Emily sought the guidance of a therapist after reading online about how other people found counselling and psychotherapy helpful. Through therapy, she explored and processed her traumatic experiences, gaining insights and coping strategies to manage her symptoms.
It was through therapy that Emily began to find healthier ways to express and process her pain, gradually reducing her reliance on self-harm as a coping mechanism. With the compassionate support of her therapist, Emily learned alternative strategies to regulate her emotions, ultimately paving the way towards a more balanced and resilient sense of self.
Establishing a Self-Care Routine:
Emily created a daily routine that included activities she found comforting and grounding. This routine provided a sense of predictability and stability in her life.
As well as the talking therapy Emily received – to help her process some of the experiences she has been through. Emily also learned some beneficial therapeutic skills that she could use away from the sessions.
She learned and practiced grounding exercises recommended by her therapist. When she experienced heightened anxiety, she used techniques like the 5-4-3-2-1 exercise to bring herself back to the present moment. (Describe five things you can see, four things you can touch, three things you can hear, two things you can smell, and one thing you can taste.)
Whenever Emily felt overwhelmed by anxiety or intrusive memories, she practiced deep breathing exercises. This simple act of focusing on her breath helped regulate her nervous system and bring her back to the present moment.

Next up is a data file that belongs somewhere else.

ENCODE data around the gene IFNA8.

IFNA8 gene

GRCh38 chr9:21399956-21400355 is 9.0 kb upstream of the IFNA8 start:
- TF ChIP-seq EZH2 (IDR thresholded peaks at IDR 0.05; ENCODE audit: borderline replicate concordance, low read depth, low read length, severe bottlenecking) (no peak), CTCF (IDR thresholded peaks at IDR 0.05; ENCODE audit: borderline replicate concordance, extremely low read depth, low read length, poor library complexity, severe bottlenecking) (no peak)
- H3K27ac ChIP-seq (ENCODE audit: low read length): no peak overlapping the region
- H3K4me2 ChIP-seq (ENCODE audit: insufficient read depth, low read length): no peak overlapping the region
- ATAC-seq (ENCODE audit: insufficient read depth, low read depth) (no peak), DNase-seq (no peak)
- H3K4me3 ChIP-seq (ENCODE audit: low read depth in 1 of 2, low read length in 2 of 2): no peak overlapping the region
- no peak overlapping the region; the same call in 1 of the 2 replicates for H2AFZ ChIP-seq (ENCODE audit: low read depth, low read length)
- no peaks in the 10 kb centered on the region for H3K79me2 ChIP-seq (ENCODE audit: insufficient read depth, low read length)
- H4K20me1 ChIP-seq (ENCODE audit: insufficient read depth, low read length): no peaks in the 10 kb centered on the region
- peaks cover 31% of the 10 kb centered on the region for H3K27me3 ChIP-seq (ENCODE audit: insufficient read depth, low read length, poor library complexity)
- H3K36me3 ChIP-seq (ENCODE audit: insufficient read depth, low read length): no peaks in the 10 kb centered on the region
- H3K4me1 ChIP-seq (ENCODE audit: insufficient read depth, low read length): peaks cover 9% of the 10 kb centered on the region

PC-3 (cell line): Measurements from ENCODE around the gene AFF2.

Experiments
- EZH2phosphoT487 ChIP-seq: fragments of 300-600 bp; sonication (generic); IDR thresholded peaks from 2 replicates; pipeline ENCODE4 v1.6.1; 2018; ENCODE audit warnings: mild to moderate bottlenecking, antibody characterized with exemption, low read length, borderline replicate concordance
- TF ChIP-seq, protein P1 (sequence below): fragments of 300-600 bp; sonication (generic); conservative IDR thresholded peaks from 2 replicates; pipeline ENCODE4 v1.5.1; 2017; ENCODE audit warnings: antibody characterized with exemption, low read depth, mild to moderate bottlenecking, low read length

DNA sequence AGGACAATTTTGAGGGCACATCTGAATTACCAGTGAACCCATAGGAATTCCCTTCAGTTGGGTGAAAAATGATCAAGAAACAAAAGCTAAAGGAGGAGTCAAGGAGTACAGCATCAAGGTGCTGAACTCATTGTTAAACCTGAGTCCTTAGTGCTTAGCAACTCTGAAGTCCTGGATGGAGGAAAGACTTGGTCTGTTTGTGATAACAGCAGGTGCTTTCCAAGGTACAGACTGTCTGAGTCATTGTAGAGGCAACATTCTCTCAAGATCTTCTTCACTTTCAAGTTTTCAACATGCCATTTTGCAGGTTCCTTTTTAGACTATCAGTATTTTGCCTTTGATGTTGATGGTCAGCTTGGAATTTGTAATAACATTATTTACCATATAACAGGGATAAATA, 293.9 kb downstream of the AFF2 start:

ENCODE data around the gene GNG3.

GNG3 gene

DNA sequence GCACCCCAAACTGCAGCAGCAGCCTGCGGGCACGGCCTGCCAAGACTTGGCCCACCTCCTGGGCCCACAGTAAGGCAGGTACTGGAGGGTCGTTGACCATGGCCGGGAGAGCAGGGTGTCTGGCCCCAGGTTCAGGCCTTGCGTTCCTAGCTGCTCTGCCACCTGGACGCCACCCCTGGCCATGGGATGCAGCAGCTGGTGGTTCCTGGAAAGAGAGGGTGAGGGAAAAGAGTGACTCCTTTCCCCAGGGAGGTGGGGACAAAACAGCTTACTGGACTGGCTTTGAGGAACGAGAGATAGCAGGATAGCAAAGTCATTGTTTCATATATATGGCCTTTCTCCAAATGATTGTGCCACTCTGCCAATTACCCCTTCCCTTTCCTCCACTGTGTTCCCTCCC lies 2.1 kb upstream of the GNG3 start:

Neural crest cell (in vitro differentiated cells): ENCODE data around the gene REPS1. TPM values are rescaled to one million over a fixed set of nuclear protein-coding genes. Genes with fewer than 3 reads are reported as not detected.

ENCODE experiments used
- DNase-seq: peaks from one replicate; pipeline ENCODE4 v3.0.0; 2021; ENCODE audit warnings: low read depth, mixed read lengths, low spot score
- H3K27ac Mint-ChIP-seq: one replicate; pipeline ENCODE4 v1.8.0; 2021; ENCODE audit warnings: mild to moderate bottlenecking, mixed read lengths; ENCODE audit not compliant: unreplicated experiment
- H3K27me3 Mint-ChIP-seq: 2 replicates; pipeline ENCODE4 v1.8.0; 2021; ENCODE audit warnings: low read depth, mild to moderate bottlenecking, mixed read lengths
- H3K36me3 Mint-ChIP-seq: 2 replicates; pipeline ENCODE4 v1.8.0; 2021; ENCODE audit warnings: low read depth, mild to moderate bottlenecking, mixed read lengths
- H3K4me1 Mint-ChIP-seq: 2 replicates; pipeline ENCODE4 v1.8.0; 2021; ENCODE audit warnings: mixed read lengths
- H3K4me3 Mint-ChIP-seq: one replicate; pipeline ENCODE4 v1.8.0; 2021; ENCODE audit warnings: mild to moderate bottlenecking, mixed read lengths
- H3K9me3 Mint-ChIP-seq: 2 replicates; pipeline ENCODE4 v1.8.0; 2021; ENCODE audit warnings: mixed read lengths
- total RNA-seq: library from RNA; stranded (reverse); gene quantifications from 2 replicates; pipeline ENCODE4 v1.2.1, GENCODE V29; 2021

Emily started writing a journal to explore her feelings, thoughts, and any memories that came up. This practice allowed her to process her emotions in a safe and nonjudgmental way.
Emily learned to set clear boundaries with friends and family. This included being honest about her needs and sometimes saying “no” to social engagements when she needed time for self-care.
Nutrition and Exercise:
She prioritised nutritious meals and included regular walks in a nearby park. These activities not only contributed to her mental and physical well-being but also served as a form of gentle exercise to release tension.
Emily practiced self-compassion by acknowledging her progress, even on challenging days. She learned to treat herself with kindness and understanding, just as she would a dear friend.
Emily discovered a love for painting. Expressing herself through art provided a therapeutic outlet and allowed her to communicate her emotions in a non-verbal way.
As Emily consistently integrated these self-care techniques into her life, she noticed a gradual reduction in her anxiety levels and a greater sense of empowerment. Over time, her trauma-related symptoms became more manageable, and she felt more in control of her own healing journey.
Getting Professional Support:
Understanding trauma is a crucial step towards healing and reclaiming a sense of agency and well-being. If you or someone you know is struggling with the effects of trauma, seeking professional help can be a transformative step towards a more fulfilling and empowered life.
Claire is a psychotherapeutic counsellor based in Hove, East Sussex available to support you on your journey towards healing and recovery. Please feel free to reach out to schedule a session via the Contact Form on the website , or call for a chat to discuss how therapy can help.
Other articles to explore:
Find out more about journalling here – Exploring Feelings by Writing a Journal